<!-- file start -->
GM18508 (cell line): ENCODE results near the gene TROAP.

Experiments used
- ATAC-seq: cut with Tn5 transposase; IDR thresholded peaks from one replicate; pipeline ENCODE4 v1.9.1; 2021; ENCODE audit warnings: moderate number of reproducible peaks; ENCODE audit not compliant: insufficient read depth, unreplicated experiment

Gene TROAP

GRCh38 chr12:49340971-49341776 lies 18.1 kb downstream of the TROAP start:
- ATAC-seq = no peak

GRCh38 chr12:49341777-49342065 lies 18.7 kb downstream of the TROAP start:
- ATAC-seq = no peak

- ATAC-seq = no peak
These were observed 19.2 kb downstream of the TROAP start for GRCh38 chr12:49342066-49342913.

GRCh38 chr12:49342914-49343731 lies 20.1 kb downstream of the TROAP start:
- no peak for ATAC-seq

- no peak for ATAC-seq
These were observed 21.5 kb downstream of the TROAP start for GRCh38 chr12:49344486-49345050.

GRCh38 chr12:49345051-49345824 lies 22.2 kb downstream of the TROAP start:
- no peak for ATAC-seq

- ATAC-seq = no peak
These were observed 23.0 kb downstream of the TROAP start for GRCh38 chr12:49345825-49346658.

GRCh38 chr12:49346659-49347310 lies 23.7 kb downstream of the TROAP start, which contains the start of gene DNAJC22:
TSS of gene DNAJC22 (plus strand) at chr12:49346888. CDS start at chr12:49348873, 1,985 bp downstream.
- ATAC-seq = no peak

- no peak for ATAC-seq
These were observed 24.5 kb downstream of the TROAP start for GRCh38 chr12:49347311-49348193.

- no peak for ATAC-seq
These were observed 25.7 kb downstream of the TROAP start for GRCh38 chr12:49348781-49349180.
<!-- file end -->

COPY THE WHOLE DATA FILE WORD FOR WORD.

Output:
GM18508 (cell line): ENCODE results near the gene TROAP.

Experiments used
- ATAC-seq: cut with Tn5 transposase; IDR thresholded peaks from one replicate; pipeline ENCODE4 v1.9.1; 2021; ENCODE audit warnings: moderate number of reproducible peaks; ENCODE audit not compliant: insufficient read depth, unreplicated experiment

Gene TROAP

GRCh38 chr12:49340971-49341776 lies 18.1 kb downstream of the TROAP start:
- ATAC-seq = no peak

GRCh38 chr12:49341777-49342065 lies 18.7 kb downstream of the TROAP start:
- ATAC-seq = no peak

- ATAC-seq = no peak
These were observed 19.2 kb downstream of the TROAP start for GRCh38 chr12:49342066-49342913.

GRCh38 chr12:49342914-49343731 lies 20.1 kb downstream of the TROAP start:
- no peak for ATAC-seq

- no peak for ATAC-seq
These were observed 21.5 kb downstream of the TROAP start for GRCh38 chr12:49344486-49345050.

GRCh38 chr12:49345051-49345824 lies 22.2 kb downstream of the TROAP start:
- no peak for ATAC-seq

- ATAC-seq = no peak
These were observed 23.0 kb downstream of the TROAP start for GRCh38 chr12:49345825-49346658.

GRCh38 chr12:49346659-49347310 lies 23.7 kb downstream of the TROAP start, which contains the start of gene DNAJC22:
TSS of gene DNAJC22 (plus strand) at chr12:49346888. CDS start at chr12:49348873, 1,985 bp downstream.
- ATAC-seq = no peak

- no peak for ATAC-seq
These were observed 24.5 kb downstream of the TROAP start for GRCh38 chr12:49347311-49348193.

- no peak for ATAC-seq
These were observed 25.7 kb downstream of the TROAP start for GRCh38 chr12:49348781-49349180.